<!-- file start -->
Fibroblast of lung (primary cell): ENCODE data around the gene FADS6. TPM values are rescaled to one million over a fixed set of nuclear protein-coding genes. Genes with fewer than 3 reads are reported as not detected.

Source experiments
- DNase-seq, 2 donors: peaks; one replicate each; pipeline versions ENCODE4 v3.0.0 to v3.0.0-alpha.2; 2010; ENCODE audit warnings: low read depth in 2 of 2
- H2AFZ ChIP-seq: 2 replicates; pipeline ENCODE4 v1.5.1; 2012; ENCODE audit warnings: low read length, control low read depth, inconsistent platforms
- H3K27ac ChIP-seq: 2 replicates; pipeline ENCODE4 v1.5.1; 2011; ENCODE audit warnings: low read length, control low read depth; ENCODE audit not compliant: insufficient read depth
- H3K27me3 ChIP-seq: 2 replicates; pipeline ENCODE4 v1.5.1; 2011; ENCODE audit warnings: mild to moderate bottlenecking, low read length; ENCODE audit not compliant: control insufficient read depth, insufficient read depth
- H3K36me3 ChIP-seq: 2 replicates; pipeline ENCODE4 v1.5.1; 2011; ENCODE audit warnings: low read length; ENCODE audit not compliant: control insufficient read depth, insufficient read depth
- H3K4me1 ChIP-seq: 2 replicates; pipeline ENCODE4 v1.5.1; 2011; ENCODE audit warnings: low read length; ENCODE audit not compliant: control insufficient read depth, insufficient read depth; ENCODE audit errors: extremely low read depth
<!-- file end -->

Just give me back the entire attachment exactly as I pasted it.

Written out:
Fibroblast of lung (primary cell): ENCODE data around the gene FADS6. TPM values are rescaled to one million over a fixed set of nuclear protein-coding genes. Genes with fewer than 3 reads are reported as not detected.

Source experiments
- DNase-seq, 2 donors: peaks; one replicate each; pipeline versions ENCODE4 v3.0.0 to v3.0.0-alpha.2; 2010; ENCODE audit warnings: low read depth in 2 of 2
- H2AFZ ChIP-seq: 2 replicates; pipeline ENCODE4 v1.5.1; 2012; ENCODE audit warnings: low read length, control low read depth, inconsistent platforms
- H3K27ac ChIP-seq: 2 replicates; pipeline ENCODE4 v1.5.1; 2011; ENCODE audit warnings: low read length, control low read depth; ENCODE audit not compliant: insufficient read depth
- H3K27me3 ChIP-seq: 2 replicates; pipeline ENCODE4 v1.5.1; 2011; ENCODE audit warnings: mild to moderate bottlenecking, low read length; ENCODE audit not compliant: control insufficient read depth, insufficient read depth
- H3K36me3 ChIP-seq: 2 replicates; pipeline ENCODE4 v1.5.1; 2011; ENCODE audit warnings: low read length; ENCODE audit not compliant: control insufficient read depth, insufficient read depth
- H3K4me1 ChIP-seq: 2 replicates; pipeline ENCODE4 v1.5.1; 2011; ENCODE audit warnings: low read length; ENCODE audit not compliant: control insufficient read depth, insufficient read depth; ENCODE audit errors: extremely low read depth